New vaccine research aims to combat prevalent bovine disease

A vaccine to prevent an infectious disease that costs New Zealand cattle farmers more than $190 million each year could radically improve the health of our cows and boost on-farm productivity, Associate Agriculture Minister Andrew Hoggard says.

The Ministry for Primary Industries is backing a project that aims to develop a modified live virus vaccine against Bovine Viral Diarrhea (BVD). The project will focus on developing an effective immunogen that is safe to use on New Zealand farms.

“Cattle infected with BVD suffer a range of symptoms, including reproductive losses, reduced growth rates and lowered milk production, with the disease ultimately leading to their death,” Mr Hoggard says.

This prevalent disease impacts around 80 per cent of New Zealand’s dairy and beef herds and costs our farmers more than $150 million every year in direct production losses and $40 million in ongoing expenses from BVD control.”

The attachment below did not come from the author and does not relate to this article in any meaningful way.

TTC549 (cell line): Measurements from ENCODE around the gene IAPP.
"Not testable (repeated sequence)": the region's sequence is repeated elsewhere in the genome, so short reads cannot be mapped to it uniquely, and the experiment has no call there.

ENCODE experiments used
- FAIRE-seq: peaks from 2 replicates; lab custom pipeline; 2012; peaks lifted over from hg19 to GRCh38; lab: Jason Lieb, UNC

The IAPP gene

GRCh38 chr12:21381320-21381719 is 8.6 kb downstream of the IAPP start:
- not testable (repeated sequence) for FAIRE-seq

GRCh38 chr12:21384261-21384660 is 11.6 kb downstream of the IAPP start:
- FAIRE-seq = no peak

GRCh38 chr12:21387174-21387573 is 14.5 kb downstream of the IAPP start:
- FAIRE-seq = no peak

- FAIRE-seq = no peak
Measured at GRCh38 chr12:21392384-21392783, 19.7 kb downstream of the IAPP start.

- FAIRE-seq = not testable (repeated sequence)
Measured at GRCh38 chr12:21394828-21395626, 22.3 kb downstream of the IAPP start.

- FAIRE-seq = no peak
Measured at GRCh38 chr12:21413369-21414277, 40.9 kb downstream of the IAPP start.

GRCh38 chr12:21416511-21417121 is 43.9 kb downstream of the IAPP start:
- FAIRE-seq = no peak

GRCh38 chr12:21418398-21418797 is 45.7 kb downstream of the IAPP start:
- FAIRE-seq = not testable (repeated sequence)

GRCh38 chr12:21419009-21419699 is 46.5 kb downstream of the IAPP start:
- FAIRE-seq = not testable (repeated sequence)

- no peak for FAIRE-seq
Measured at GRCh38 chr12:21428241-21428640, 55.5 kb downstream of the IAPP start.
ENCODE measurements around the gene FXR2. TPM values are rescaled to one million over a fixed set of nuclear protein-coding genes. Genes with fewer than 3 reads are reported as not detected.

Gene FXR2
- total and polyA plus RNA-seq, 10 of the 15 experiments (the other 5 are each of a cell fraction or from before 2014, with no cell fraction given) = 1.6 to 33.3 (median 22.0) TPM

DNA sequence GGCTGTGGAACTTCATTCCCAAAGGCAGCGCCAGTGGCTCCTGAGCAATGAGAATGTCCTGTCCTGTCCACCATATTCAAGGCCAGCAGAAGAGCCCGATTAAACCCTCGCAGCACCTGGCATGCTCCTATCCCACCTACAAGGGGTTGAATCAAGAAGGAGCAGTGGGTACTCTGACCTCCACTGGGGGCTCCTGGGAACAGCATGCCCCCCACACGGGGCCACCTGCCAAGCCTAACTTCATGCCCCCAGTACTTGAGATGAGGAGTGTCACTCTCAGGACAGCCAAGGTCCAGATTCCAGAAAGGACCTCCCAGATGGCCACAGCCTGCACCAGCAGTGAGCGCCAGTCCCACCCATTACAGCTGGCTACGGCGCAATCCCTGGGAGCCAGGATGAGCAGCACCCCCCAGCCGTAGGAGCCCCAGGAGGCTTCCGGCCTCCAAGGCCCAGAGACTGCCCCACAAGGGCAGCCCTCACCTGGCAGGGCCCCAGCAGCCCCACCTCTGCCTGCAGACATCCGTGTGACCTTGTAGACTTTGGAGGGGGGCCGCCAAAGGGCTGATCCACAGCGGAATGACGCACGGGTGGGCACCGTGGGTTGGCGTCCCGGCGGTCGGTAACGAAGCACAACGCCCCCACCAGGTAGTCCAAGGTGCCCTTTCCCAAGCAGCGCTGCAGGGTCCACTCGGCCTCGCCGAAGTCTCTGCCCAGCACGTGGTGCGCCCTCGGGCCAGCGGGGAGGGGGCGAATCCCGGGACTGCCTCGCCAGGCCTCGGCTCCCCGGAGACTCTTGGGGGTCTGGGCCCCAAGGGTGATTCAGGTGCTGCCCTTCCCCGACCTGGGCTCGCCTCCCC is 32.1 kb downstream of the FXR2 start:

New Zealand currently has three registered vaccines for BVD, with an efficacy rate of about 60 to 65 per cent. The current vaccines use the inactivated BVD virus as the immunogen. They require a two-dose initial vaccination followed by annual revaccination.

“This leaves significant room for improvement. The existing vaccines are all from overseas, so this will be the first ever project to develop a vaccine specific to New Zealand strains of BVD.

“This is an opportunity for Kiwi ingenuity to shine and help protect our dairy and beef herds”.

The new vaccine aims to stimulate a higher and faster immune response using a modified live virus vaccine and will only require a single dose.

The project will focus on the first three phases of vaccine development – from the discovery, with support from Massey University, of a New Zealand genotype that will serve as vaccine candidates, through to process development, clinical trials, and manufacturing development. The project will be led by John Moffat working with AgriHealth; South Pacific Sera Limited, with MPI investing $330,000 and AgriHealth NZ Limited contributing $600,000.

Source: Associate Agriculture Minister  

Author: Bob Edlin

Editor of AgScience Magazine and Editor of the AgScience Blog